Spotlight on Grazing


An early love of water, sailing and riverside holidays has led to professional interest in how hydrology shapes our landscape and the life it supports for CSIRO scientist Scott Wilkinson.

Scott is leading a project to investigate relationships between grazing practices, land cover and soil condition and erosion rates for key land types in the Burdekin and Fitzroy basins.

On case study sites where the ground cover ranges from high, medium or low, Scott and his team will look at the effect of management practices on property cover. With this information, they hope to estimate what the landscape-scale impacts on erosion would be of future changes to grazing practices and the likely outcomes of changing grazing practices in terms of pasture productivity and beef production.

For end-users in the beef industry, this will help build capacity to interpret management tools for indicating productivity and erosion resulting from grazing practices and for identifying priorities for practice change. With livestock grazing and cropping estimated to have increased fine sediment delivery to the Great Barrier Reef more than five-fold, reducing erosion is a priority for coastal managers.

Scott says that about 75 per cent of fine sediment is derived from grazing lands, where removal of vegetation cover, particularly during drier than average years, leaves the soil exposed to erosion.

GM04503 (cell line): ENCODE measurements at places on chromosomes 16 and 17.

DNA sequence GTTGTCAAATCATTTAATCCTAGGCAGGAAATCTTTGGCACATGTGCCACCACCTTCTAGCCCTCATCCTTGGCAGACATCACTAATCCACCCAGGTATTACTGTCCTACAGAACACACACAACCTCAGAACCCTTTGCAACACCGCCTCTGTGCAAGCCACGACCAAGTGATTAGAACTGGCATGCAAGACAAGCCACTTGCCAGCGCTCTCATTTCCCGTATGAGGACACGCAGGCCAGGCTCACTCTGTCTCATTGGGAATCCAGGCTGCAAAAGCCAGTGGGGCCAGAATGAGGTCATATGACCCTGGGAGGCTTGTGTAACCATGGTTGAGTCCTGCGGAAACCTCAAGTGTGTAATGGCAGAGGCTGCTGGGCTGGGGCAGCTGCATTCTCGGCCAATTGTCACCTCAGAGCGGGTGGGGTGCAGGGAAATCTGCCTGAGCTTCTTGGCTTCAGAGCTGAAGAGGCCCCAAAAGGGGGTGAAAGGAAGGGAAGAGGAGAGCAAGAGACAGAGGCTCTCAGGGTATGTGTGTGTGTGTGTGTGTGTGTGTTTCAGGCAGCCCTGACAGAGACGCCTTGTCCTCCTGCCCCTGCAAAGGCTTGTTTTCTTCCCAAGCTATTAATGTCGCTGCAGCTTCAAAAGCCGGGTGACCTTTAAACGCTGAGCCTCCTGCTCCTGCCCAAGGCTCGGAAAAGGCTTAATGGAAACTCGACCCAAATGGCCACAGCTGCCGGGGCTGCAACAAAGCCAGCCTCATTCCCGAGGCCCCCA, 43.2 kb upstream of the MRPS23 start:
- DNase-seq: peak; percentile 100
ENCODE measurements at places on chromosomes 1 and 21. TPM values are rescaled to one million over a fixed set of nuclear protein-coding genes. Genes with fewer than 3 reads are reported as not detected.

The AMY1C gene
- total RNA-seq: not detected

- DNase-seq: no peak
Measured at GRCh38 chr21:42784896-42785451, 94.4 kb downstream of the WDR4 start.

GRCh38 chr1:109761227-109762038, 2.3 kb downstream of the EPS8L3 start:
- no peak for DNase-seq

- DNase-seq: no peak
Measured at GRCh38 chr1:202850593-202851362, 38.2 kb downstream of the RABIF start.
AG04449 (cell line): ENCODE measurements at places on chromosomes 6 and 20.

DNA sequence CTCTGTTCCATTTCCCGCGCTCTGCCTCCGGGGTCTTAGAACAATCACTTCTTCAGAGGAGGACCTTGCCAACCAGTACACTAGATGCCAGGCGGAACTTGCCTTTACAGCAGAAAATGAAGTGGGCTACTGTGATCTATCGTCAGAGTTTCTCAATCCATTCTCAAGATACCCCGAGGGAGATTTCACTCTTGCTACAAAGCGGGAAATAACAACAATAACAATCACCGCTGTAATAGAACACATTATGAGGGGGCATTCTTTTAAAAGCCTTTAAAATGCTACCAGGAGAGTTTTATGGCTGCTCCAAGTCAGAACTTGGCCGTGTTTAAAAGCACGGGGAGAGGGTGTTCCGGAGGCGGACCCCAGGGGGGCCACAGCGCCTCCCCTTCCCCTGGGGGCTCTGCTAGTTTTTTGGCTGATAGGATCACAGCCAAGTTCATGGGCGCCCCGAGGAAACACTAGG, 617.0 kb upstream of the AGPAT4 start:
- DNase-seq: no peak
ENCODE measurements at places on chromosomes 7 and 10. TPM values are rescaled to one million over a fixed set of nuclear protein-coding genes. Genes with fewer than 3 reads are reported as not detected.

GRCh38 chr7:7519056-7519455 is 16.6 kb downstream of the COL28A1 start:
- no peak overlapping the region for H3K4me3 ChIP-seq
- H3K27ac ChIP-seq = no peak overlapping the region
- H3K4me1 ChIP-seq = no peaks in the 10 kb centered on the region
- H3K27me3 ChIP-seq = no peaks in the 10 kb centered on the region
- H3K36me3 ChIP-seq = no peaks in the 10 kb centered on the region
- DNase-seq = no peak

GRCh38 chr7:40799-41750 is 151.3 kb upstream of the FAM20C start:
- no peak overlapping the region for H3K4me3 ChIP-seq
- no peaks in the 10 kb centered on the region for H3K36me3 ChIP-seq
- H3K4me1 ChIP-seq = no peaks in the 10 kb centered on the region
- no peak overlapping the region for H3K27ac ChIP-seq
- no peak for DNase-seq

"Prolonged low cover levels can cause degradation of pastures and soil health, reducing productivity. Previous studies have developed understanding of linkages between grazing practices, vegetation cover, runoff and erosion at site scales. This project takes that understanding to landscape scale," he explains.

"We use the variation in management practices between grazing properties to investigate the potential for practice changes, such as those funded under Reef Rescue, to influence the vegetation cover, land condition, soil erosion and productivity outcomes."

After a short engineering career, Scott says he was lucky enough to study fluvial sediment transport in the CRC for Catchment Hydrology.

"The reef catchments are a great place to work because the hydrological cycle here is energetic in Australian and world terms.

"Maybe the reef catchments are like 'custodians' of this massive coastal ecosystem – a little like a child with parents, the reef wouldn't be there without the continent but at the same time the reef is vulnerable and can only reach its best with good care."

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For more information on this project click here.